A nurse that I used to work with developed an addiction a number of years back. When it came out, in order to have any hope of getting his job and his nursing license back, he was required to see an addictions specialist and adhere to the treatment plan that was set out. One of the elements of the treatment plan this doctor came up with was attending Alcoholics Anonymous (AA) meetings.
This nurse is an atheist. He tried AA but didn’t find it helpful at all, as it just didn’t mesh with his personal brief system. He refused to continue going to meetings, and despite being keen to engage in other forms of treatment, he was fired by the health authority for not following his treatment plan. He ended up taking the issue to the provincial Human Rights Tribunal, complaining that he was discriminated against on religious grounds because he was an atheist. According to an article on the CBC website a couple of months ago, a settlement was reached between the nurse and the health authority. As a result, the health authority will no longer require health professionals to attend 12-step groups if it goes against their religious beliefs.
While AA is Christian-influenced, it isn’t associated with any particular religion or denomination. Still, a higher power plays a major role in the 12 steps.
It’s possible to substitute some non-deity form of higher power, but it requires some mental and spiritual acrobatics, although there certainly are atheists in AA. If God isn’t your thing, it’s hard to avoid give how enshrined God is in the AA program. For myself, as an atheist, what I wouldn’t be comfortable with is the shift in locus of control from self to higher power; that’s just not the way I look at he world. Whether that higher power is a deity or not, with the lens through which I view the world, it’s not up to a high power to remove defects of character or shortcomings or restore me to sanity; it’s up to me (granted, I don’t have an addiction, so it’s kind of a moot point).
While AA (and its other 12-step variations like Narcotics Anonymous, etc.) works for some people, it doesn’t work for everybody. It’s generally not considered an evidence-based treatment for substance use disorder, as there isn’t solid research to show that it works. That being said, it absolutely is effective for some people.
While a self-help fellowship isn’t a bad thing, it seems strange for an addictions doctor to insist on as a non-negotiable part of a treatment plan. It’s not as though there aren’t other treatments available. There are other group-based programs available, such as SMART Recovery; it’s based on a form of psychotherapy called rational emotive behaviour therapy. My former colleague was highly motivated to participate in secular groups like SMART Recovery, but the addictions doctor wouldn’t accept that as a substitute for AA. The CBC news story also mentions that for this particular nurse, the game-changer in really moving forward with his recovery was the medication naltrexone, which blocks the effects of opioids and alcohol.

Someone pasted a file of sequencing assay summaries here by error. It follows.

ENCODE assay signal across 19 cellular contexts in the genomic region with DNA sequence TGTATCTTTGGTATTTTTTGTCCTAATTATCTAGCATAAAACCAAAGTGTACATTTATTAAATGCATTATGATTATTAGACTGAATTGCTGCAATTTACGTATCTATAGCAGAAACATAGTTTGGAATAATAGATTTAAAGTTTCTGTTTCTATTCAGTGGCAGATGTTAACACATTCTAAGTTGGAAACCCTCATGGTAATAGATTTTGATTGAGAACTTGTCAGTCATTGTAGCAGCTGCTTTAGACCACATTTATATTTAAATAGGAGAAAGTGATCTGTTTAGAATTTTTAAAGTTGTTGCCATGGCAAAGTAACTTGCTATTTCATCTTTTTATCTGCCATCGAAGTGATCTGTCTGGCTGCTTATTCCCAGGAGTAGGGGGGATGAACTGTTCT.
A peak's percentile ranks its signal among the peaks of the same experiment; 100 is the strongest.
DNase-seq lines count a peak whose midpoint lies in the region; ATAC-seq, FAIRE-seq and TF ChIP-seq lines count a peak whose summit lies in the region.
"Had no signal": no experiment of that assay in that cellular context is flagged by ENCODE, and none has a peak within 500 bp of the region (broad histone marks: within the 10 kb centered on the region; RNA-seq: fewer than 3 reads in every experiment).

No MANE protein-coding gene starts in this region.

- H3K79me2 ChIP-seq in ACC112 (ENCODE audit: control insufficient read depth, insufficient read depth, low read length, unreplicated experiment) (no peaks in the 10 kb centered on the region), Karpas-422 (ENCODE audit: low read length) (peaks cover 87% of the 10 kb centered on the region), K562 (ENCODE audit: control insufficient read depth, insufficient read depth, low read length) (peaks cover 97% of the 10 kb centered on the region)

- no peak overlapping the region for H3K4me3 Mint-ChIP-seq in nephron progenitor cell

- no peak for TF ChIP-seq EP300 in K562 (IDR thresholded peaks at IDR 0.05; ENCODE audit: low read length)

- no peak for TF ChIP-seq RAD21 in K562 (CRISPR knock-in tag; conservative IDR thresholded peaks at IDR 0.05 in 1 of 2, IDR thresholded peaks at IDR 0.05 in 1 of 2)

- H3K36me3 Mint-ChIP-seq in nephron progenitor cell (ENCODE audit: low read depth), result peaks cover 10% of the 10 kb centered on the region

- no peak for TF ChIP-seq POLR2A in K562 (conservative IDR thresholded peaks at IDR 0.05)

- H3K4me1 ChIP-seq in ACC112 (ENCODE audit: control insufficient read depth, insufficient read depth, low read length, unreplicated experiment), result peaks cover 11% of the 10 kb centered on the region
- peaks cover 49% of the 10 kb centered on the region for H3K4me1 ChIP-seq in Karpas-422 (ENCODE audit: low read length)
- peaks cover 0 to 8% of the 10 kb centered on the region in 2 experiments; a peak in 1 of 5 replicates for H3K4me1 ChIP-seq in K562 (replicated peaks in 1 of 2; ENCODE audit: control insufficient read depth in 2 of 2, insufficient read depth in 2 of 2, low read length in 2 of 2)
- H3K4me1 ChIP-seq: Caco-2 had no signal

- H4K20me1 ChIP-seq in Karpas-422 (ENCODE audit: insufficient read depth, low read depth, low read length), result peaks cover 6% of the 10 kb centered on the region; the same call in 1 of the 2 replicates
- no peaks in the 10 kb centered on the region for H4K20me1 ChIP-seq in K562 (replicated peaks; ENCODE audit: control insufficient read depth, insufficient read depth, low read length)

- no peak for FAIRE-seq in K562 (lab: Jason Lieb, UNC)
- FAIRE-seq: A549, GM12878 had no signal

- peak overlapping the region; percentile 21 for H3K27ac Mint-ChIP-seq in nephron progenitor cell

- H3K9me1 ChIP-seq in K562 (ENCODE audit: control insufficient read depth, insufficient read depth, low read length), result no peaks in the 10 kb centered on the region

I can see that an addictions physician who treats healthcare professionals would be in a difficult position. They need to make sure someone isn’t going to go back to work and put patients at risk. But insisting on AA when someone says that it’s just not the right fit for them seems inappropriate. A person isn’t necessarily lacking commitment to recovery if a specific treatment isn’t a good fit for them; if they show motivation to engage in treatment, it doesn’t make sense that one particular type of treatment should be considered the be all and end all.
I’ve never had a substance use disorder, but if I did, I can say with certainty that AA would not be a good fit for me. If I wasn’t interested in treatment at all I’d probably be trying to say no to a lot of different things, but I think someone can be fully committed to recovery and still not want to do AA. For me, SMART Recovery sounds like it would be right up my alley.
Just because someone is a health professional doesn’t mean they shouldn’t have the right to patient-centred care with evidence-based treatment tailored to what’s suitable and effective for them. I’m really impressed with this nurse for fighting this fight, even though it’s taken years.
When it comes to any form of addictions treatment, what works for one person won’t work for another, and it’s hard to know which it will be until someone tries the particular form of treatment. If addictions treatment providers are so rigid that they want to adhere to their own plan rather than go with what’s most effective for the patient with the addiction, that’s really not accomplishing much of anything.
Do you think AA should ever be forced on people who don’t believe in God in any form?
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